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Last week, the electoral wheels were put in motion. Two months ahead of the primaries for the legislative elections, to be held on 11th August, political parties were required to register alliances before the electoral authority.
The next deadline is on Saturday 22nd June, when parties and alliances will have to register the candidates that will participate in the primaries.
The activity amongst politicians and party operators over the last few weeks has been feverish – meetings, conversations, negotiations, tantrums. More so than ever, it became evident that shared goals, common policies, or ideology were not the main factors at play. The main discussions, and the basis for many alliances, seemed to revolve around how many candidates each party would be able to have on the ballot, and in which position (the closer to the top, the better the chance of being elected).
The Kirchnerist Frente para la Victoria (FPV) was the first alliance to be registered on the day of the deadline, Wednesday 12th, in all 24 districts. There were no surprises on this front, which includes the Partido Justicialista, Partido de la Victoria, Partido Comunista, and Nuevo Encuentro, among others. The leftist Frente de Izquierda y los Trabajadores (FIT) will also maintain the arrangements they had for the last election.
All eyes were therefore on the opposition – after many months talking about the need to come together against the government, brokering agreements turned out to be more complicated than expected. While the full electoral panorama will be revealed on Saturday, the registered alliances and the ever-spinning rumour mill gives us a good idea of the likely scenario for the August primaries.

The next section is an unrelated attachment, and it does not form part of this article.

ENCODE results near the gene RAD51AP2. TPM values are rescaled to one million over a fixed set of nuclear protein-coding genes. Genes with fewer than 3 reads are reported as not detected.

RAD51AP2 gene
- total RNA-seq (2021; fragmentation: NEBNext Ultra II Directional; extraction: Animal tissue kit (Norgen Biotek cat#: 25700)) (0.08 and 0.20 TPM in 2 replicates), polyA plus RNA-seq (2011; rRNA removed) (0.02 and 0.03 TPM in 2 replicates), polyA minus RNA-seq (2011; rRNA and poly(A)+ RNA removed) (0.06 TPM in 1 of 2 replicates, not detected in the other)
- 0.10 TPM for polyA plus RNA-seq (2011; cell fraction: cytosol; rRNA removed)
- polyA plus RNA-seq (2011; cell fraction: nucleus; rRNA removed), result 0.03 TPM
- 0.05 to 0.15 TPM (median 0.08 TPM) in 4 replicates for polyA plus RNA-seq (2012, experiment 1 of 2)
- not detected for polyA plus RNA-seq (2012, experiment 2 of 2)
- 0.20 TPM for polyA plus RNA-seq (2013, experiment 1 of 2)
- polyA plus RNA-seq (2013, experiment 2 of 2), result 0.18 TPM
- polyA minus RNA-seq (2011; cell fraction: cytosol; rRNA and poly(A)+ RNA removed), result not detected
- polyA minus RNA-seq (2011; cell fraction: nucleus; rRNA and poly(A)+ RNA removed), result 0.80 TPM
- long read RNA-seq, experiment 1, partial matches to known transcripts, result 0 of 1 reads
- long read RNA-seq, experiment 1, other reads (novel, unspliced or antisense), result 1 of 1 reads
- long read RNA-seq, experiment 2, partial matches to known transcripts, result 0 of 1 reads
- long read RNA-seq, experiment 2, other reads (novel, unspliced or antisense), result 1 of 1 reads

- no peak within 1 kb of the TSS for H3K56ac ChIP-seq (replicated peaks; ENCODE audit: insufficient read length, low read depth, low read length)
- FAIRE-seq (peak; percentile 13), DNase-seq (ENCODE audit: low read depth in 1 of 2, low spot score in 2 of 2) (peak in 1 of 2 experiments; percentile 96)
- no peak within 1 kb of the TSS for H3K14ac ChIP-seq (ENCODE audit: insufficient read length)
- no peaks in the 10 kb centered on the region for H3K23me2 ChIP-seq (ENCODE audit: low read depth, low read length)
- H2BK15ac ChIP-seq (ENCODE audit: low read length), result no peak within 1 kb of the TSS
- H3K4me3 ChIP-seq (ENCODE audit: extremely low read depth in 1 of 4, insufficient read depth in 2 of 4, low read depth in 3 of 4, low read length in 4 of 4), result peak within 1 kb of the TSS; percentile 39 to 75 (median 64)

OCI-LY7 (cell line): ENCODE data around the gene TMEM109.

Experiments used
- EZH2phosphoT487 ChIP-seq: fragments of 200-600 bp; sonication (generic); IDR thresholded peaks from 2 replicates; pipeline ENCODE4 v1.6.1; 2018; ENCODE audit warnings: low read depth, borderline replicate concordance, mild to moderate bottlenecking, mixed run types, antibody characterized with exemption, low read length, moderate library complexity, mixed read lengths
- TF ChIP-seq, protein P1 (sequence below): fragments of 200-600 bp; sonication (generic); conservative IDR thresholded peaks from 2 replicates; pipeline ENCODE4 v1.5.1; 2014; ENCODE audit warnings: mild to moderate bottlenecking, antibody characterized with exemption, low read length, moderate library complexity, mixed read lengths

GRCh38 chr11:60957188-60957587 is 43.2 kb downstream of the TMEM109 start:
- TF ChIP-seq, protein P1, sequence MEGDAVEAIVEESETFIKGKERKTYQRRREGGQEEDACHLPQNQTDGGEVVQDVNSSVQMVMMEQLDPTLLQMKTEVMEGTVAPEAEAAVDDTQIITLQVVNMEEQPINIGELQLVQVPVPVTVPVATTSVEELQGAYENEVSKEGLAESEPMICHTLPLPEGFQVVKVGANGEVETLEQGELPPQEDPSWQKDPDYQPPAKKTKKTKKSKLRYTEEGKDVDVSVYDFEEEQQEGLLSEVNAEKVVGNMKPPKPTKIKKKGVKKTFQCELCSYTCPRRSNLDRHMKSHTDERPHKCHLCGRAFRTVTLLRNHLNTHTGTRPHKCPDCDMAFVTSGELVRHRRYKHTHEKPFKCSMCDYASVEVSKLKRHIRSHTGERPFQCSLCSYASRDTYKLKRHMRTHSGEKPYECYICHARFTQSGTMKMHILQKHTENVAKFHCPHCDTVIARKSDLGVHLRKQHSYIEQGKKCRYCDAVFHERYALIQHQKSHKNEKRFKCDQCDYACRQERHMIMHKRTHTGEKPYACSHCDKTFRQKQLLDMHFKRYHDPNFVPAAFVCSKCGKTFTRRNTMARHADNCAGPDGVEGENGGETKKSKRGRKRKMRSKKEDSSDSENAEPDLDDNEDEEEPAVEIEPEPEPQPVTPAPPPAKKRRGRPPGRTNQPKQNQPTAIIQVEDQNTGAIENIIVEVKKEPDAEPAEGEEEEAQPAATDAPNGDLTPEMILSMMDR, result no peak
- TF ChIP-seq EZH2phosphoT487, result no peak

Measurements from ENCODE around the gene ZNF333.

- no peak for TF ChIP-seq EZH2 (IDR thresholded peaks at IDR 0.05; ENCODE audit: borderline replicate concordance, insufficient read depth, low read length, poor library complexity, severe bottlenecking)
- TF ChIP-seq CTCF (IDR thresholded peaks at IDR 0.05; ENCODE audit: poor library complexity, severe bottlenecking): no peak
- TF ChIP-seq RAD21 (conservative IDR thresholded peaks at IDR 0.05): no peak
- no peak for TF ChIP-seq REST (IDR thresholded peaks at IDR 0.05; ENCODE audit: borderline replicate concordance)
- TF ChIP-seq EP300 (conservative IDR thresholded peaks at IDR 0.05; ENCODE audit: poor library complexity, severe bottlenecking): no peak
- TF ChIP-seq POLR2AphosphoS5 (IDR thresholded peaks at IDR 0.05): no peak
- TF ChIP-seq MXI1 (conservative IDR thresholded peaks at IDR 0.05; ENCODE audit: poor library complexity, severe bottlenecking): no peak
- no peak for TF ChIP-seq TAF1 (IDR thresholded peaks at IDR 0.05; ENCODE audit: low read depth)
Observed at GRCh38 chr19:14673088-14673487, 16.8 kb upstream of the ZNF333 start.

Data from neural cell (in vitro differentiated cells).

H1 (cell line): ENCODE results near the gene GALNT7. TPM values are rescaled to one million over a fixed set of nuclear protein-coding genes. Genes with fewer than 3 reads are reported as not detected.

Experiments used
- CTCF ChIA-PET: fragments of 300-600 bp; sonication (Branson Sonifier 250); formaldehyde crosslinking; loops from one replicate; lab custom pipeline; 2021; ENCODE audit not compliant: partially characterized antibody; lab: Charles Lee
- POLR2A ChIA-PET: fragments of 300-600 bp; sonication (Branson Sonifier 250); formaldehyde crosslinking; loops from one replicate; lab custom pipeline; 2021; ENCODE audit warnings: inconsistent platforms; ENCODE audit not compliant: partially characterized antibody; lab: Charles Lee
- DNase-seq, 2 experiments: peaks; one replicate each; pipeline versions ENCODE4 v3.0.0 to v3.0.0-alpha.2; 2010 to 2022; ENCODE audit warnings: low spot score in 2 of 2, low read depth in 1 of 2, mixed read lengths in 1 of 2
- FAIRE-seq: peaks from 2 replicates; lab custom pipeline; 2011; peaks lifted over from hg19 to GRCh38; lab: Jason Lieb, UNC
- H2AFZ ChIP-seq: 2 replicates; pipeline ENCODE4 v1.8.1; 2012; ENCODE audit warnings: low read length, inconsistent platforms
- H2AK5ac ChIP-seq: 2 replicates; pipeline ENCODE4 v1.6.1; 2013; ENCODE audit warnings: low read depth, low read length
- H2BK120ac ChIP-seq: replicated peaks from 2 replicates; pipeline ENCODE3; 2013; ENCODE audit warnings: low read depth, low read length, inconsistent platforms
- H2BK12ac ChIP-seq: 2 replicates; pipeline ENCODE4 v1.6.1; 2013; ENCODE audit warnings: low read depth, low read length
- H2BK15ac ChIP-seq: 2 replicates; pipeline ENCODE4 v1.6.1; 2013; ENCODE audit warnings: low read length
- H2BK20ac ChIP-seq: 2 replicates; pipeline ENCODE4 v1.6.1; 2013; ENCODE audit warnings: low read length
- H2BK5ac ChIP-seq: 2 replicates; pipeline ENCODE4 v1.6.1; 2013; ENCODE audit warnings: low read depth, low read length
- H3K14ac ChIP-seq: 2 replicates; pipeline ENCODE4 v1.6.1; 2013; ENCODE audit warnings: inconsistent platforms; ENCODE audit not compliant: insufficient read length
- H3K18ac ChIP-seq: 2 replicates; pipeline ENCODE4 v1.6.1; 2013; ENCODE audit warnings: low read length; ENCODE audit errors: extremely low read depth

The Importance of Mid-Term Elections
In October, half of the Chamber of Deputies and a third of the Senate will be renewed. The deputies who were elected in 2009 will be finishing their terms, which means that there is much at stake for the opposition, and less so for the government.
The 2009 election, right after the ‘campo crisis‘, was the worst performance by Kirchnerist parties since 2003. As a result, only around 40 seats of the 127 at play currently belong to the ruling parties or allies; in other words, a mediocre performance by the government would be enough to hold on to its current majority.
The opposition, however, needs to repeat the good results from 2009 just to maintain the status quo, and its chances of snatching the majority from the government are rather slim. Even if they did, it is hard to know what the effect would be in terms of parliamentary activity -when the opposition held the majority between 2009 and 2011, parliamentary performance was below average in terms of bills passed.
This is because talking about ‘the opposition’ as a single entity is tricky. Despite their self-proclaimed aim to unite against the government – something they consider a demand by the people – it is evident that their arrangements are precarious at best. They are not based on commonly-agreed electoral platforms or on shared goals and policies, but simply on opposing the government and trying to score a few extra points ahead of the next presidential election.
In fact, many consider the October election as the begining of a long campaign for 2015, and have set their sights in securing the best position possible in the race to the Casa Rosada.